Rejecting scholarships from several white universities, he entered Howard University in Washington in 1960. By the end of his freshman year, he had joined the Freedom Rides of the Congress of Racial Equality, hazardous bus trips of blacks and whites that challenged segregated interstate travel in the South. The Freedom Riders often met with violence, and at their destinations Carmichael and the others were arrested and jailed, the first incarcerations he experienced. One early arrest brought him a particularly harsh 49-day sentence in Parchman Penitentiary in Mississippi.
Graduating with a bachelor's degree in philosophy from Howard in 1964, he joined the Student Nonviolent Coordinating Committee. It was "Freedom Summer" in the year that SNCC (popularly pronounced snick) was sending hundreds of black and white volunteers to the South to teach, set up clinics and register disenfranchised black Southerners.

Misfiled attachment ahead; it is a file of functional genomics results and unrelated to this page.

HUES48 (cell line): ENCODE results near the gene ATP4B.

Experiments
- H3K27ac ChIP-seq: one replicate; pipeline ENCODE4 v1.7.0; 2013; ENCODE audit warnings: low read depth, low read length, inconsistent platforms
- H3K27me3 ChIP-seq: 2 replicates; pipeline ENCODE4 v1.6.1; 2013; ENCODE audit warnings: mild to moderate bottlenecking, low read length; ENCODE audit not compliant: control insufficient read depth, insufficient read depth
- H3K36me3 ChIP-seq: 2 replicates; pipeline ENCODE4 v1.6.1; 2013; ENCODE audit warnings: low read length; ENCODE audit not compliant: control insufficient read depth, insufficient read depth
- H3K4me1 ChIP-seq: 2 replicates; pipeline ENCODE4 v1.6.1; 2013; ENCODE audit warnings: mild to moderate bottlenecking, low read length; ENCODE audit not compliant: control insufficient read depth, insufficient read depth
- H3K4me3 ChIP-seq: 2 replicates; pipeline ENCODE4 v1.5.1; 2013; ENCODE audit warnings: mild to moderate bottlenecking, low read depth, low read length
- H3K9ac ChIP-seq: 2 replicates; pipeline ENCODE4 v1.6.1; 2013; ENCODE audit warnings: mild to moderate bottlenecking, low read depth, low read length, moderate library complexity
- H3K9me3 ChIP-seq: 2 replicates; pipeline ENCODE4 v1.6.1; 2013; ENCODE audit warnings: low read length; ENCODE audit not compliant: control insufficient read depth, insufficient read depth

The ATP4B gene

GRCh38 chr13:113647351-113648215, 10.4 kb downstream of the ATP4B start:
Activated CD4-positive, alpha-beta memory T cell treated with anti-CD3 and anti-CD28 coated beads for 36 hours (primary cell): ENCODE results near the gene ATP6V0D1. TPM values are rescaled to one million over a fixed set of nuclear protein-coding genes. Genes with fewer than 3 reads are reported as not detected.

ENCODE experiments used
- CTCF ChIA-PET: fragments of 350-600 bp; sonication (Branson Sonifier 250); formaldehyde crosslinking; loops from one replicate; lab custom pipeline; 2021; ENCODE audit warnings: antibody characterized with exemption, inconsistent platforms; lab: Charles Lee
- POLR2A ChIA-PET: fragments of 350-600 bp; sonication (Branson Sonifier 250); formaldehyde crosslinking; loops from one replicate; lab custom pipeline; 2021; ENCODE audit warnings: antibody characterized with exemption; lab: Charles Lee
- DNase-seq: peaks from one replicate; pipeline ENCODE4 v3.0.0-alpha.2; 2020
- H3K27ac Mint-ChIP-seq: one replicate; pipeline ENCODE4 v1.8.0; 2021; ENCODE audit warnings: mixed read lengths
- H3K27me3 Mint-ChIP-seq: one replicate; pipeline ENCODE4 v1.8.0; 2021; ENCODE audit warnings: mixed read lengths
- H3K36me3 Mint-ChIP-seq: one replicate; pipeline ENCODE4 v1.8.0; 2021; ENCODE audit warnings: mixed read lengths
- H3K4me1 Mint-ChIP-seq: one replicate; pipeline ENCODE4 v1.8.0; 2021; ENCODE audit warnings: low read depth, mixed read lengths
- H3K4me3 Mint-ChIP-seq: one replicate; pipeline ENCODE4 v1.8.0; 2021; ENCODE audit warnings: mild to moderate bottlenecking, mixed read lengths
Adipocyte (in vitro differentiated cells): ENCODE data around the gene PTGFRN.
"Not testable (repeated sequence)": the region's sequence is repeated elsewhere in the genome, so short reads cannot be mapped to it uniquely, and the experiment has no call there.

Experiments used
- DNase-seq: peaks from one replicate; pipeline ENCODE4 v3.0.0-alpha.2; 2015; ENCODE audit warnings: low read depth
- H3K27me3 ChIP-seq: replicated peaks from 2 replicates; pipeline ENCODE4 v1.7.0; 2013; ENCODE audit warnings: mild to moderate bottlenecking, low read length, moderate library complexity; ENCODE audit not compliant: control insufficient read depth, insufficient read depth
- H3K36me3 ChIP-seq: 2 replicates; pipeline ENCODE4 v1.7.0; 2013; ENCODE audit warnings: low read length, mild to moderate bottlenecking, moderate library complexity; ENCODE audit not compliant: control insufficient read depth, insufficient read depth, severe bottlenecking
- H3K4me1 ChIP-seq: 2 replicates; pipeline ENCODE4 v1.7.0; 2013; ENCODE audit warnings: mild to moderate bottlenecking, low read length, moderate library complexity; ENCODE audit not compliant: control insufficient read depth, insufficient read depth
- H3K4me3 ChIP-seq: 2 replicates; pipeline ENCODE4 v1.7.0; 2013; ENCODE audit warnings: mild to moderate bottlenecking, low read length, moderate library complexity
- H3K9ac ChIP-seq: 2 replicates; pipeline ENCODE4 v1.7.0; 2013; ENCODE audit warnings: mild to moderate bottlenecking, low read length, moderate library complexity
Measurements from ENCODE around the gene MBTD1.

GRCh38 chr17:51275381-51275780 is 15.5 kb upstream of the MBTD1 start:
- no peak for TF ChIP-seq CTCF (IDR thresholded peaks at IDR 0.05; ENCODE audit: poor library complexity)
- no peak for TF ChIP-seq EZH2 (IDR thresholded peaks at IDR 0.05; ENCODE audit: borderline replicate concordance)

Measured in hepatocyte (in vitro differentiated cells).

As a SNCC field organizer in Lowndes County in Alabama, where blacks were in the majority but politically powerless, he helped raise the number of registered black voters to 2,600 from a mere 70, or 300 more than the number of registered whites.
Displeased by the response of the established parties to the success of the registration drive, he organized the all-black Lowndes County Freedom Organization, which, to fulfill a state requirement that all parties have a logo, took a black panther as its symbol. The panther was later adopted by the Black Panther Party.
The young Carmichael was radicalized by his experiences working in the segregated South, where peaceful protesters were beaten, brutalized and sometimes killed for seeking the ordinary rights of citizens. He once recalled watching from his hotel room in a little Alabama town while nonviolent black demonstrators were beaten and shocked with cattle prods by the police. Horrified, he said that he screamed and could not stop.